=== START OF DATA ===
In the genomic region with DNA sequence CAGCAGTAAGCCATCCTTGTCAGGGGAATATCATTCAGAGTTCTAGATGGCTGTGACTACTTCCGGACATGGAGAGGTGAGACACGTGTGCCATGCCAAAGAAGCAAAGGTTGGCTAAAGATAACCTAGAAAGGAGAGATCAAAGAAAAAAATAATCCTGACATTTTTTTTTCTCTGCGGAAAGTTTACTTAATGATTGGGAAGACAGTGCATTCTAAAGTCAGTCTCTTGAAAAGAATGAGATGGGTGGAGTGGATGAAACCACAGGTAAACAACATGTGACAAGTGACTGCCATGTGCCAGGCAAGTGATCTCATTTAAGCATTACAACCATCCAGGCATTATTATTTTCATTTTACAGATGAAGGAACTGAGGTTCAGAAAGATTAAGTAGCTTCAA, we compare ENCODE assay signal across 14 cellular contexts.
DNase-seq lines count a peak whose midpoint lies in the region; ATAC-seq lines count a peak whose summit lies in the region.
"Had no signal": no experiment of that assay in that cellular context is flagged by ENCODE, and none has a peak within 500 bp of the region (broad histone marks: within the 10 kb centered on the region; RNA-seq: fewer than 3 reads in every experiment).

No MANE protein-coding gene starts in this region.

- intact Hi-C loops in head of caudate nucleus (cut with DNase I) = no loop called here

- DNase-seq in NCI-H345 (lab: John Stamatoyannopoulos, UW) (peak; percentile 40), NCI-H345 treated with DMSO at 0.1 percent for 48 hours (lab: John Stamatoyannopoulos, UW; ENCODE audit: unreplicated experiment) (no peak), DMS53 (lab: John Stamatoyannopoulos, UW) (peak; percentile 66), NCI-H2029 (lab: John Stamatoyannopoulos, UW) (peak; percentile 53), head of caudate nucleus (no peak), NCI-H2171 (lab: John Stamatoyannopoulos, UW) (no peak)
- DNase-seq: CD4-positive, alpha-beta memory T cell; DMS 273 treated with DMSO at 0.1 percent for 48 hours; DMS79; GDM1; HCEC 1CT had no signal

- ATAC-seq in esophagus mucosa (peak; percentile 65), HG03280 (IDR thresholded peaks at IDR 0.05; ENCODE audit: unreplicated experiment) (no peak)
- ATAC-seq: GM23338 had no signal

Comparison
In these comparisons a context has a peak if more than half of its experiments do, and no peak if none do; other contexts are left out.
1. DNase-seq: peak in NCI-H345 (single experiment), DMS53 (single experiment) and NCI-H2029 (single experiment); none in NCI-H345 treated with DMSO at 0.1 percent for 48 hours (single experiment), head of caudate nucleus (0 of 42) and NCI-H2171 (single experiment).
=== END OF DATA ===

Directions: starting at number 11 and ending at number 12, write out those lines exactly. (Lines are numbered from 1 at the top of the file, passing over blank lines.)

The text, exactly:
In these comparisons a context has a peak if more than half of its experiments do, and no peak if none do; other contexts are left out.
1. DNase-seq: peak in NCI-H345 (single experiment), DMS53 (single experiment) and NCI-H2029 (single experiment); none in NCI-H345 treated with DMSO at 0.1 percent for 48 hours (single experiment), head of caudate nucleus (0 of 42) and NCI-H2171 (single experiment).